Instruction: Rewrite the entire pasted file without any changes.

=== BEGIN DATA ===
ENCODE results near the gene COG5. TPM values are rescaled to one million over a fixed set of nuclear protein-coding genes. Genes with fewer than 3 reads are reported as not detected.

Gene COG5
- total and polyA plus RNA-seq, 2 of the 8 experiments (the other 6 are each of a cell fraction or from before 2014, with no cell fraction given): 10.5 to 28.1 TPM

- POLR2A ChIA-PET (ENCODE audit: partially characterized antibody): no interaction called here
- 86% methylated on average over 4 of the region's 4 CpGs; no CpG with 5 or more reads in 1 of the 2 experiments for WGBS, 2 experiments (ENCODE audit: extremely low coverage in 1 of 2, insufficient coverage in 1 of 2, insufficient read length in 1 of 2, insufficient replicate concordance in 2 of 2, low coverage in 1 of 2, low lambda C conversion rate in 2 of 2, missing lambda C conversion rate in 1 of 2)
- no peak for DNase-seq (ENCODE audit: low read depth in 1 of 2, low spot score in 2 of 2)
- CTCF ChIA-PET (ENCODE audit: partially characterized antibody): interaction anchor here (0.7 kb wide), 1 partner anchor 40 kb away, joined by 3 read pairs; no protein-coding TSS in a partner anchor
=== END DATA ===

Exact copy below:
ENCODE results near the gene COG5. TPM values are rescaled to one million over a fixed set of nuclear protein-coding genes. Genes with fewer than 3 reads are reported as not detected.

Gene COG5
- total and polyA plus RNA-seq, 2 of the 8 experiments (the other 6 are each of a cell fraction or from before 2014, with no cell fraction given): 10.5 to 28.1 TPM

- POLR2A ChIA-PET (ENCODE audit: partially characterized antibody): no interaction called here
- 86% methylated on average over 4 of the region's 4 CpGs; no CpG with 5 or more reads in 1 of the 2 experiments for WGBS, 2 experiments (ENCODE audit: extremely low coverage in 1 of 2, insufficient coverage in 1 of 2, insufficient read length in 1 of 2, insufficient replicate concordance in 2 of 2, low coverage in 1 of 2, low lambda C conversion rate in 2 of 2, missing lambda C conversion rate in 1 of 2)
- no peak for DNase-seq (ENCODE audit: low read depth in 1 of 2, low spot score in 2 of 2)
- CTCF ChIA-PET (ENCODE audit: partially characterized antibody): interaction anchor here (0.7 kb wide), 1 partner anchor 40 kb away, joined by 3 read pairs; no protein-coding TSS in a partner anchor